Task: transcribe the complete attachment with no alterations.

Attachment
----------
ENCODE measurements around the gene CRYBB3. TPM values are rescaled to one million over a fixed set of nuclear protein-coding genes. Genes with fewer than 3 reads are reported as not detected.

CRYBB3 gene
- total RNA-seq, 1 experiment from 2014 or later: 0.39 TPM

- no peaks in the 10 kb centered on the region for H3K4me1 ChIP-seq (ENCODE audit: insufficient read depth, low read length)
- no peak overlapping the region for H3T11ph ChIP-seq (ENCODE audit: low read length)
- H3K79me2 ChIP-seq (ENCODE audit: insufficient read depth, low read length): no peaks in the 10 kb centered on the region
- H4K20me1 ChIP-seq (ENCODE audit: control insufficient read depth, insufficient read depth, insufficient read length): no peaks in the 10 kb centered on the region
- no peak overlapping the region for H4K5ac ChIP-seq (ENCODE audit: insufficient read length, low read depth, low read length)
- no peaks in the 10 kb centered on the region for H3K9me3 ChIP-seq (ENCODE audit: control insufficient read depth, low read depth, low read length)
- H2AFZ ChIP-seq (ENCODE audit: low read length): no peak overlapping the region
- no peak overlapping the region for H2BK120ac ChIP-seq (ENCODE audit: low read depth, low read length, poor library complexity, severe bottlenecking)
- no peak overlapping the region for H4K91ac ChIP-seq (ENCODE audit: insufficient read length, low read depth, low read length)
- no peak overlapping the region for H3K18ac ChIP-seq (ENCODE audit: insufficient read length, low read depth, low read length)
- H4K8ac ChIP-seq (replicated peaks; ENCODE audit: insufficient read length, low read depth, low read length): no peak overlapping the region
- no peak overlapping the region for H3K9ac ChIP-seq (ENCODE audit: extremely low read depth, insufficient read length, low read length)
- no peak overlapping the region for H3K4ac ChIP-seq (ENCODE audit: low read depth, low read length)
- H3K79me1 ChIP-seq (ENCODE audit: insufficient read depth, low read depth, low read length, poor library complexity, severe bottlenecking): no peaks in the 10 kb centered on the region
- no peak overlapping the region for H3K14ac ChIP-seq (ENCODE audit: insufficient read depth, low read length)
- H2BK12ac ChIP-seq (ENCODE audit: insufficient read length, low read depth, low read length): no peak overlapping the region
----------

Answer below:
ENCODE measurements around the gene CRYBB3. TPM values are rescaled to one million over a fixed set of nuclear protein-coding genes. Genes with fewer than 3 reads are reported as not detected.

CRYBB3 gene
- total RNA-seq, 1 experiment from 2014 or later: 0.39 TPM

- no peaks in the 10 kb centered on the region for H3K4me1 ChIP-seq (ENCODE audit: insufficient read depth, low read length)
- no peak overlapping the region for H3T11ph ChIP-seq (ENCODE audit: low read length)
- H3K79me2 ChIP-seq (ENCODE audit: insufficient read depth, low read length): no peaks in the 10 kb centered on the region
- H4K20me1 ChIP-seq (ENCODE audit: control insufficient read depth, insufficient read depth, insufficient read length): no peaks in the 10 kb centered on the region
- no peak overlapping the region for H4K5ac ChIP-seq (ENCODE audit: insufficient read length, low read depth, low read length)
- no peaks in the 10 kb centered on the region for H3K9me3 ChIP-seq (ENCODE audit: control insufficient read depth, low read depth, low read length)
- H2AFZ ChIP-seq (ENCODE audit: low read length): no peak overlapping the region
- no peak overlapping the region for H2BK120ac ChIP-seq (ENCODE audit: low read depth, low read length, poor library complexity, severe bottlenecking)
- no peak overlapping the region for H4K91ac ChIP-seq (ENCODE audit: insufficient read length, low read depth, low read length)
- no peak overlapping the region for H3K18ac ChIP-seq (ENCODE audit: insufficient read length, low read depth, low read length)
- H4K8ac ChIP-seq (replicated peaks; ENCODE audit: insufficient read length, low read depth, low read length): no peak overlapping the region
- no peak overlapping the region for H3K9ac ChIP-seq (ENCODE audit: extremely low read depth, insufficient read length, low read length)
- no peak overlapping the region for H3K4ac ChIP-seq (ENCODE audit: low read depth, low read length)
- H3K79me1 ChIP-seq (ENCODE audit: insufficient read depth, low read depth, low read length, poor library complexity, severe bottlenecking): no peaks in the 10 kb centered on the region
- no peak overlapping the region for H3K14ac ChIP-seq (ENCODE audit: insufficient read depth, low read length)
- H2BK12ac ChIP-seq (ENCODE audit: insufficient read length, low read depth, low read length): no peak overlapping the region